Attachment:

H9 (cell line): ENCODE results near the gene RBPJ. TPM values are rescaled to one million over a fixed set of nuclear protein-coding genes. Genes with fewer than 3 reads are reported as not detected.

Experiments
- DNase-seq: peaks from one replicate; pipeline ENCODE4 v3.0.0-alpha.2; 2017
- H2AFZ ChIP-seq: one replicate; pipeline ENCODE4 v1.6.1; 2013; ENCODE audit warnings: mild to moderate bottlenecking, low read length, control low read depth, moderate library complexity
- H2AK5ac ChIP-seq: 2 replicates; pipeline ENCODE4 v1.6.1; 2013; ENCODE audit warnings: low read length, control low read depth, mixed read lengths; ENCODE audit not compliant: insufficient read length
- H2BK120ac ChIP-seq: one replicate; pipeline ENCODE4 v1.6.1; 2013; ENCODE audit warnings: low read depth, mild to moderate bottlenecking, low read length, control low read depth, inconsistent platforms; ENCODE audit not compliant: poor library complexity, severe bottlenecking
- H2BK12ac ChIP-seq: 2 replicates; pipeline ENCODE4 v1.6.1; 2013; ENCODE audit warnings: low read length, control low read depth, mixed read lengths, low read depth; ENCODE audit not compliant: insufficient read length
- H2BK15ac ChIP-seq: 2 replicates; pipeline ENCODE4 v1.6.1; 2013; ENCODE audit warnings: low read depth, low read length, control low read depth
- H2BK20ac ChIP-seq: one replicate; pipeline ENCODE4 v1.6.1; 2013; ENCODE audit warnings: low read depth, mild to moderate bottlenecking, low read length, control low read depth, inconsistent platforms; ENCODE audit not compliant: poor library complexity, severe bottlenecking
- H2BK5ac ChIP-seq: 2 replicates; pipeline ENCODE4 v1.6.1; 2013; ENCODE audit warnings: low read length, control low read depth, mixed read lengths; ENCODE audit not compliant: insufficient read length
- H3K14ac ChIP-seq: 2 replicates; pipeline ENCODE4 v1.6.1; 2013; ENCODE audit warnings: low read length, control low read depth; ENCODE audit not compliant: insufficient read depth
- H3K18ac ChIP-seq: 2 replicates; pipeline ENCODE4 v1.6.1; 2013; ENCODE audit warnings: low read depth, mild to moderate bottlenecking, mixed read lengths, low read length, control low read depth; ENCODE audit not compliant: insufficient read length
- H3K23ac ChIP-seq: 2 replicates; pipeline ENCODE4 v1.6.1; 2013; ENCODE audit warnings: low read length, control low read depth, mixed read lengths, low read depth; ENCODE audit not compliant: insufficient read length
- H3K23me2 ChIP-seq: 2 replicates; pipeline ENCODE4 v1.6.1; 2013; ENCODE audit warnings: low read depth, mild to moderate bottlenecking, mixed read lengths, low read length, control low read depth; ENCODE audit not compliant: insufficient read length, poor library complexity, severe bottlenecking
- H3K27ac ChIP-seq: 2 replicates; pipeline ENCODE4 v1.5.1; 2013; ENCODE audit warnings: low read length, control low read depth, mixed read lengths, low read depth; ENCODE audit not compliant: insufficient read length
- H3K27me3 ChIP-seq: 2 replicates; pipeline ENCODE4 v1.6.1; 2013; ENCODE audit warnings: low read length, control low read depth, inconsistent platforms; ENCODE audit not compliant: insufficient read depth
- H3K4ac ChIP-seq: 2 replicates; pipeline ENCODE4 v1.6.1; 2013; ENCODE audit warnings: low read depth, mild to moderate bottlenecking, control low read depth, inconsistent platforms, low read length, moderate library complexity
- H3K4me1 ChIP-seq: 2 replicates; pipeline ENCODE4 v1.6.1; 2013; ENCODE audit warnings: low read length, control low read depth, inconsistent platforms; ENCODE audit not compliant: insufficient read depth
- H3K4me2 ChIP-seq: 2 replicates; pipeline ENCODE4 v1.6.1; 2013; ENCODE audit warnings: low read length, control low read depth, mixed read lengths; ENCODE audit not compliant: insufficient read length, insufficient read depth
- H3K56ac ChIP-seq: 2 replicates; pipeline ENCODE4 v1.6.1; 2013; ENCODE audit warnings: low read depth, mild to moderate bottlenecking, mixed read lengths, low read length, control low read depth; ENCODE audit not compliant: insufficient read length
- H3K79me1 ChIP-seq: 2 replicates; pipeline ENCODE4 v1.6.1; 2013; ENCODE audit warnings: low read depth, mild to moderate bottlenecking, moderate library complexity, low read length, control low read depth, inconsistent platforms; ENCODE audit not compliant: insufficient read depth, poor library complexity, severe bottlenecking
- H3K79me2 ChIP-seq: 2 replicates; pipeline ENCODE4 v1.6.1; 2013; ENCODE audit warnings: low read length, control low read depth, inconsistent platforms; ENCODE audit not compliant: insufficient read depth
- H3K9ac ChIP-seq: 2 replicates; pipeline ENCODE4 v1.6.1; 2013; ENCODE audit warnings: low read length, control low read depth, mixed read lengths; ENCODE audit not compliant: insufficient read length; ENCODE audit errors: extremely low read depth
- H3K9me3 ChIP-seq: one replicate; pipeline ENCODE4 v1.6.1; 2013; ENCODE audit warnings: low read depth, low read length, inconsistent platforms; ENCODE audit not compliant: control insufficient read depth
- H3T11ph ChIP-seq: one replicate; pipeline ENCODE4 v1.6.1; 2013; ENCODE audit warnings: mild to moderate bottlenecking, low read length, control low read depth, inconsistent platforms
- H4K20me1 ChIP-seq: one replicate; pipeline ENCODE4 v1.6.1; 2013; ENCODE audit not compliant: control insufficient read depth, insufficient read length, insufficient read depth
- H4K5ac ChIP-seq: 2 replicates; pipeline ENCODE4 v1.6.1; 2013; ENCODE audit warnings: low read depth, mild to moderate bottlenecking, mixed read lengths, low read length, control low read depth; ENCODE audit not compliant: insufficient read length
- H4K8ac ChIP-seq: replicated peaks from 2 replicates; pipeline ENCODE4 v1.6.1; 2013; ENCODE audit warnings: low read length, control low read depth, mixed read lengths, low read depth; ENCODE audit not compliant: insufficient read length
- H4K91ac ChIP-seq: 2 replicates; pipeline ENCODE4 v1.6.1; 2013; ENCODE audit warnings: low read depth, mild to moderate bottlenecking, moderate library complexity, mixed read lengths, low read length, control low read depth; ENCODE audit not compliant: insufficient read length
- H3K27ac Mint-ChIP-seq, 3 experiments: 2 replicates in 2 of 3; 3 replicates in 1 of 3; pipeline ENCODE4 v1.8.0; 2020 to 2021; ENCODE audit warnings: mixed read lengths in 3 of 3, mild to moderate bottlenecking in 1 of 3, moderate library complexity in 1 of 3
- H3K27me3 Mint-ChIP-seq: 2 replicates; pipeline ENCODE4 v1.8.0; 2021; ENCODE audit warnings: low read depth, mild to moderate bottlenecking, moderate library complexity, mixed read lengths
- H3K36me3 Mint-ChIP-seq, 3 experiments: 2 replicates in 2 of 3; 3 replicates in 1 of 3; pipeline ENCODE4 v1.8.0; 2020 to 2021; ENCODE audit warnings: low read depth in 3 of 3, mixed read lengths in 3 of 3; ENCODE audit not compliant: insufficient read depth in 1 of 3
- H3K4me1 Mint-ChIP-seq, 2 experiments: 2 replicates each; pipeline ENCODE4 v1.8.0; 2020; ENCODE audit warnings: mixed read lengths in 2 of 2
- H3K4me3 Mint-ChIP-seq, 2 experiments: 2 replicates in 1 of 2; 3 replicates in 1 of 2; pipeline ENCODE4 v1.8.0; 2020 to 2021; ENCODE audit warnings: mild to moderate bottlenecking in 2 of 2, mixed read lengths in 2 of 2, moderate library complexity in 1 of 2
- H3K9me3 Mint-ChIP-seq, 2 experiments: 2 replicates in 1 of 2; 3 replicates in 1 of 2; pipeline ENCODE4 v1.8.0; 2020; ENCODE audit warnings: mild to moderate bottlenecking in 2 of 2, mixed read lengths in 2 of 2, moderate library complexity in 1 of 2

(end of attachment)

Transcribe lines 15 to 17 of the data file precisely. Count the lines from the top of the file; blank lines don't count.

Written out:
- H3K27ac ChIP-seq: 2 replicates; pipeline ENCODE4 v1.5.1; 2013; ENCODE audit warnings: low read length, control low read depth, mixed read lengths, low read depth; ENCODE audit not compliant: insufficient read length
- H3K27me3 ChIP-seq: 2 replicates; pipeline ENCODE4 v1.6.1; 2013; ENCODE audit warnings: low read length, control low read depth, inconsistent platforms; ENCODE audit not compliant: insufficient read depth
- H3K4ac ChIP-seq: 2 replicates; pipeline ENCODE4 v1.6.1; 2013; ENCODE audit warnings: low read depth, mild to moderate bottlenecking, control low read depth, inconsistent platforms, low read length, moderate library complexity